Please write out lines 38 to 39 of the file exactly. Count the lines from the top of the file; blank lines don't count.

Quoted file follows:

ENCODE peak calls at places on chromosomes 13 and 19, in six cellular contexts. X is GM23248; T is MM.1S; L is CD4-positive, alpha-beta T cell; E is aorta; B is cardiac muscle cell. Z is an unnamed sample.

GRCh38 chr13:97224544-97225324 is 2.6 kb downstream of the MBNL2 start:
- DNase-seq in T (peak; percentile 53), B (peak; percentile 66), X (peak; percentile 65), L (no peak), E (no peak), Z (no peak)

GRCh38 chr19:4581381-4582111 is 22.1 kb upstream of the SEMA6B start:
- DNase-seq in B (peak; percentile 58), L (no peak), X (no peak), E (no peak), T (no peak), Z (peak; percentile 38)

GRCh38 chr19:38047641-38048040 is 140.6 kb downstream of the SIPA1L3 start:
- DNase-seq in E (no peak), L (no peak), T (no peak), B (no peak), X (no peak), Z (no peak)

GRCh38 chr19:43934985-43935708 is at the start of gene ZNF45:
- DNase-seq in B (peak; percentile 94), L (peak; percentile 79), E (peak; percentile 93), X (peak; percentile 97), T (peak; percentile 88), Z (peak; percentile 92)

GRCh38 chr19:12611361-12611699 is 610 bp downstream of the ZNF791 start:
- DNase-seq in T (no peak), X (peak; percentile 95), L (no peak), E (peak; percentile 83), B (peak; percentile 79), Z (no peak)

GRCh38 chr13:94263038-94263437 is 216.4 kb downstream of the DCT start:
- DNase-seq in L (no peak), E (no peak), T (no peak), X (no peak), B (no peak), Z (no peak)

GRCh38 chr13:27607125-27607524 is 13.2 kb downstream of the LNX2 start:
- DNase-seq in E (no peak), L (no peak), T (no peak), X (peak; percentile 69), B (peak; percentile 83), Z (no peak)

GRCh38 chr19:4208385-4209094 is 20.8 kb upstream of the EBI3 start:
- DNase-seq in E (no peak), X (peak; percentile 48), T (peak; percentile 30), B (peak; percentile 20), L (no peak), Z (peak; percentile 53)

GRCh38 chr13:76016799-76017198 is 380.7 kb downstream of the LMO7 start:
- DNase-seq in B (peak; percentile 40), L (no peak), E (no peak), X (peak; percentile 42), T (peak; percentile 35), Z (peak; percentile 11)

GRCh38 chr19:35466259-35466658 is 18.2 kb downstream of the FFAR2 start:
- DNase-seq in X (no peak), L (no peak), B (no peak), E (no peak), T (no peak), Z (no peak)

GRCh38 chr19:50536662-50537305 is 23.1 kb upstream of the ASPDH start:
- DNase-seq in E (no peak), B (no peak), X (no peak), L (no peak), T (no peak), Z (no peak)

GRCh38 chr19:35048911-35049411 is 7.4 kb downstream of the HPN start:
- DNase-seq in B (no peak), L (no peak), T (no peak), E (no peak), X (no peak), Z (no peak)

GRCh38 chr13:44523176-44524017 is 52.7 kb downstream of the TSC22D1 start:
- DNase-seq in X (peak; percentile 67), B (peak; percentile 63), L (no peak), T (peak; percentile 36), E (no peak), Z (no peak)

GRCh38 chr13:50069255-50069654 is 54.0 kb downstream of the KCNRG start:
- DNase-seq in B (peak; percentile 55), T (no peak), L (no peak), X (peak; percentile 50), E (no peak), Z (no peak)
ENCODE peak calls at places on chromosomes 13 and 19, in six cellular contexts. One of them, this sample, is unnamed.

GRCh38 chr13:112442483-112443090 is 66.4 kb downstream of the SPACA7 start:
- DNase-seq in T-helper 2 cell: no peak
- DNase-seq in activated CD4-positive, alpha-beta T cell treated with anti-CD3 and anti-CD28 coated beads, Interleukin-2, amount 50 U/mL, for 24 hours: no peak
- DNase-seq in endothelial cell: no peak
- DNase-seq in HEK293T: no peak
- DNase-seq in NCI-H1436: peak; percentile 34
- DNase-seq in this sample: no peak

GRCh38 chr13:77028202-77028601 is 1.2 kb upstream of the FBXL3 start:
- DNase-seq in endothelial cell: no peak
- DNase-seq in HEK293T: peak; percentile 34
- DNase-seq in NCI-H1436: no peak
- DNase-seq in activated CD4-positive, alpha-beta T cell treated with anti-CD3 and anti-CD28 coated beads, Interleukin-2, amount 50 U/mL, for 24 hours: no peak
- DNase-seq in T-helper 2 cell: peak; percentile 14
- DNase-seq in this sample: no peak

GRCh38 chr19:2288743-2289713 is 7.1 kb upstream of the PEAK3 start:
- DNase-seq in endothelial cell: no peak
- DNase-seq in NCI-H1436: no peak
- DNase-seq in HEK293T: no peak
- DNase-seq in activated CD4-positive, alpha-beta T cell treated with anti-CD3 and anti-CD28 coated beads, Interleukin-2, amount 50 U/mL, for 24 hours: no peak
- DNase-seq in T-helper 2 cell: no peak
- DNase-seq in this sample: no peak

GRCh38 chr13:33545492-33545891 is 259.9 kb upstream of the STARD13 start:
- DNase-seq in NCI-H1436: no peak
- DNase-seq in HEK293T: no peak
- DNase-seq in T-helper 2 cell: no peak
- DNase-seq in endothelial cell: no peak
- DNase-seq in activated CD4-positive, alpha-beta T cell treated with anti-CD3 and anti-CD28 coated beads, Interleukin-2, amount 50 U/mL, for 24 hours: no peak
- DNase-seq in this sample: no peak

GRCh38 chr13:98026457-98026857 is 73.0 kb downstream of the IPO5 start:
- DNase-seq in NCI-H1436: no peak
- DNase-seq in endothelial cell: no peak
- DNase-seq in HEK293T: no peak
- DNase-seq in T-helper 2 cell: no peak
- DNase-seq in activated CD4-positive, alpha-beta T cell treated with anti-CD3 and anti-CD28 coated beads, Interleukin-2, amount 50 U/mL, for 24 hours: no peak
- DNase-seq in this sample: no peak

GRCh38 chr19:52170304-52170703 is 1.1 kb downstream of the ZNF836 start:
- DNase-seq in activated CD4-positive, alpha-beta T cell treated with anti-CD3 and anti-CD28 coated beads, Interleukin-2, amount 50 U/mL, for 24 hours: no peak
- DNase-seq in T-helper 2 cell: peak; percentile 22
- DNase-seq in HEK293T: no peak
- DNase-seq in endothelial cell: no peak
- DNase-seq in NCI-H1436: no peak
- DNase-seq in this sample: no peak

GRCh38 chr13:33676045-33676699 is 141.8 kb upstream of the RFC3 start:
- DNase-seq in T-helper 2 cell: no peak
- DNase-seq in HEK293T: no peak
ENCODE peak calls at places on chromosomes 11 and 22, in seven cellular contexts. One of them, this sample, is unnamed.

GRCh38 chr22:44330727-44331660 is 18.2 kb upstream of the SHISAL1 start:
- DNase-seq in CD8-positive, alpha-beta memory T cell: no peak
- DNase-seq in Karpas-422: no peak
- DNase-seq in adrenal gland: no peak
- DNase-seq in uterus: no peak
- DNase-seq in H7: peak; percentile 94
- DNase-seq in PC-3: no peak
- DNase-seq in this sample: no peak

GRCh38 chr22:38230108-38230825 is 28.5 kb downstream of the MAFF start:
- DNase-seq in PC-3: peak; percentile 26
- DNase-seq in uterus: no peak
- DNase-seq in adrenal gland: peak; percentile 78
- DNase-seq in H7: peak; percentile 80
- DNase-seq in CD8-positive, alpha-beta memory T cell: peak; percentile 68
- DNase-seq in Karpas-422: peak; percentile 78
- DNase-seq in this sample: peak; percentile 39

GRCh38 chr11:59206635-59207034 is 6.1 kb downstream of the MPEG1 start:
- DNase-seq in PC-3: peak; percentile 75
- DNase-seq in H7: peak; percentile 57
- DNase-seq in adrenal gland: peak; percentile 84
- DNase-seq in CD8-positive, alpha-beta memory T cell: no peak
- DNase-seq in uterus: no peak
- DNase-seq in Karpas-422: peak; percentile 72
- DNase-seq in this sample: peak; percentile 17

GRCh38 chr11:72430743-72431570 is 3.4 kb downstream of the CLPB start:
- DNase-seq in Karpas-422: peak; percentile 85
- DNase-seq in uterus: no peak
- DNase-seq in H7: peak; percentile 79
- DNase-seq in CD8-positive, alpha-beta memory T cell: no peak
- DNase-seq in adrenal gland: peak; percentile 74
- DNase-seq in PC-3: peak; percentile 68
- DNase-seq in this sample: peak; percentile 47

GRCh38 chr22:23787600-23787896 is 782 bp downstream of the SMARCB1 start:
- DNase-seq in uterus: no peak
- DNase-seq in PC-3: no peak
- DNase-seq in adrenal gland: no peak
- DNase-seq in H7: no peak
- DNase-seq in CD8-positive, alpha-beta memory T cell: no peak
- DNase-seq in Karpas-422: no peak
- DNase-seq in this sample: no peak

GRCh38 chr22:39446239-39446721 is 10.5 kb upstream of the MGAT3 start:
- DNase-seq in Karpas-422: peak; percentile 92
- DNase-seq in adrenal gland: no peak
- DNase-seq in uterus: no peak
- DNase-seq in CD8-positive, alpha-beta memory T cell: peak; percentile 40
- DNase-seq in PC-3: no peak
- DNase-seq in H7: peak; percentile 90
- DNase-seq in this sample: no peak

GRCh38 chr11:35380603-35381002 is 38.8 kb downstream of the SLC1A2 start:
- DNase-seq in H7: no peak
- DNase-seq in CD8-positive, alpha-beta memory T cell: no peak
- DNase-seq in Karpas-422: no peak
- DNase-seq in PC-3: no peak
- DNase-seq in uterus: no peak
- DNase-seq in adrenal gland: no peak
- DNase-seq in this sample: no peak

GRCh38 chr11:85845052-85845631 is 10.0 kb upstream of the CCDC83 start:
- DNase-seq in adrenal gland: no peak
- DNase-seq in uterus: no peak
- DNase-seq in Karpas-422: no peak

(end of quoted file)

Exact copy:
GRCh38 chr13:77028202-77028601 is 1.2 kb upstream of the FBXL3 start:
- DNase-seq in endothelial cell: no peak